Skip to main content

Making a Simple Game - Part 1

You can find the full project here

In this series of tutorials we're going to show you how a complete game is made using PlayCanvas. We've made a simple "Keepy Up" game where the object is to click or tap on the soccer ball to keep it in the air.

We'll cover these topics:

  1. The Scene and Hierarchy
  2. Material Setup
  3. The Game Script
  4. Ball Physics and Input
  5. Audio & Effects
  6. User Interface

This isn't a step-by-step guide, but we will talk about all areas of the scripts and try and explain how each bit works. We recommend you fork the Game project into your own account and follow along as we go through.

Part 1: The Scene and Hierarchy

In PlayCanvas your scene is described by a hierarchy of Entities. Each Entity is a "thing" in your application, it will always consist of an ID, a name and a transform. A transform is a matrix which defines the position, rotation and scale of the Entity in 3D space. To build your scene you create Entities and arrange them in a tree structure which is displayed on the left panel of the editor. The tree structure allows parent Entities to affect their children, for example, all child Entities inherit their parents position, rotation and scale. Also, if you disable a parent Entity all child Entities will also be disabled.

In our Keepy Up scene we have 7 top level Entities in the hierarchy.


Camera Entity

A Camera is where your scene is viewed from while the application is running. In this game we only have one camera and it is stationary.

Directional Light Entity

Lights illuminate 3D models in the scene. The more lights you have active at once, the longer it will take to render a scene and this can effect the frame rate of your game. You should aim to have only a few lights active at once. In this game we have a single stationary Directional Light.

Football Entity

The football is the main dynamic Entity in the scene. The Football Entity has 3 components attached to it. You can see the components by selecting the Football and viewing the Attribute Panel on the right side of the editor. The 3 components are:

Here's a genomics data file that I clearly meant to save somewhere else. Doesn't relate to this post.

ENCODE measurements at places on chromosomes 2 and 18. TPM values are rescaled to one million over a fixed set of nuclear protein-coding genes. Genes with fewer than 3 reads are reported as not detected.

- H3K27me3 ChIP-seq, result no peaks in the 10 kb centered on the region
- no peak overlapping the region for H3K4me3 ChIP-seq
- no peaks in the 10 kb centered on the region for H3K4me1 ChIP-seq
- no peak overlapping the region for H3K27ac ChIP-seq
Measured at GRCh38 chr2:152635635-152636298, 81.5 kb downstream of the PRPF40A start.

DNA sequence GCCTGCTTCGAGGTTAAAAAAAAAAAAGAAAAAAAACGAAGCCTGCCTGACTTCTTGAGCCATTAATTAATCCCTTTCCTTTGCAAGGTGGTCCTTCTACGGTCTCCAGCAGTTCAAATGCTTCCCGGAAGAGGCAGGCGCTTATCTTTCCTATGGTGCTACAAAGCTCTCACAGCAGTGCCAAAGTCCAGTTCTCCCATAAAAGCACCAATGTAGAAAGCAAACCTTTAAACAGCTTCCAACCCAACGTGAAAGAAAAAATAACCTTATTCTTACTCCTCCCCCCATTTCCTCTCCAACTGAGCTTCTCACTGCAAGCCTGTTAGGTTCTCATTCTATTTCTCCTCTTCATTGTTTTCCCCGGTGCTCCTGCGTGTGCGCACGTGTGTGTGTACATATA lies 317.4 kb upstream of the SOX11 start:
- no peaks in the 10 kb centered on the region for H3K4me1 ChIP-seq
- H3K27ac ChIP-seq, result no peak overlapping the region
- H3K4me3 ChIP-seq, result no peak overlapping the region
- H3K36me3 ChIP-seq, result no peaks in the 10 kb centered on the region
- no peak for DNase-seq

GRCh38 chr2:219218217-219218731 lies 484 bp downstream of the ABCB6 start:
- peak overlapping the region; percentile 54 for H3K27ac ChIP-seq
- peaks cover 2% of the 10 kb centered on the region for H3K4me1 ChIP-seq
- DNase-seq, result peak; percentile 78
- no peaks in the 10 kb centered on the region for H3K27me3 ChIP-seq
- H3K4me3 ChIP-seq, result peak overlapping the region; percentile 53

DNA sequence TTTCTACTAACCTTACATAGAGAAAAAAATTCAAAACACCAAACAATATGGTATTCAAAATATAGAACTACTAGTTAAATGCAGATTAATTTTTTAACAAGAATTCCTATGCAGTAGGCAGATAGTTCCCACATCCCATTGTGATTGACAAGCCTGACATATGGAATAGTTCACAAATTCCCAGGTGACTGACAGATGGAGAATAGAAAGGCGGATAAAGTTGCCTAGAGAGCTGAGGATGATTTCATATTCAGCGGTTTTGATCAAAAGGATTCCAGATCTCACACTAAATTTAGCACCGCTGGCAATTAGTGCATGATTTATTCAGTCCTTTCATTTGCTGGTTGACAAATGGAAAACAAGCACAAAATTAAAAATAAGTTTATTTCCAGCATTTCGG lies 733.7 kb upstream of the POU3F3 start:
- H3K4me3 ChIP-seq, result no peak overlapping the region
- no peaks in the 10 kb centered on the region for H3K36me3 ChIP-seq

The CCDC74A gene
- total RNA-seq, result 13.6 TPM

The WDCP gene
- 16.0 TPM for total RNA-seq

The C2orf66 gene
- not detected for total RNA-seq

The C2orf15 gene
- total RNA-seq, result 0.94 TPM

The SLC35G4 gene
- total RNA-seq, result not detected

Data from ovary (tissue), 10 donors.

Sound Component

The sound component lets you play back sound files. Each Sound component has a number of slots, one for each sound file. You can choose playback settings like, whether the sound will loop, the volume or the pitch. The football has a single slot for the sound made when the ball bounces.

Model Component

The model component is used to attach a 3D model asset to an Entity. When you have an enabled model component on an Entity the 3D model will be rendered at the Entity's position in the 3D space. In this case, we have attached the football model.

Script Component

The script component lets you attach javascript files to an Entity. Each entity will create an instance of the script inside the javascript file so that you can customize the behavior of the Entity. We'll go into more detail about the script on the football in Part 3.


The Background Entity has another model component. This time it is the back plane that forms the background to the game. The background is created using a texture of a stadium in a material asset applied to the built in Plane Entity type. We're using the Emissive slot on the material to make sure the background is bright and is not shadowed by the light and the football. This effect is a bit like a matte painting used in an old film.

Impact Effect Entity

The Impact Effect Entity is a particle effect that plays when the ball is bounced. We'll go into more detail in Part 4.


The Audio Entity has more sound components attached to it. This Entity is for playing the music and the game over sound.

UI (User Interface)

The UI Entity is the parent of several other Entities, one for each screen that is used for the user interface of the game. We'll cover the UI Entity in Part 5.

Part 2 covers the main game script.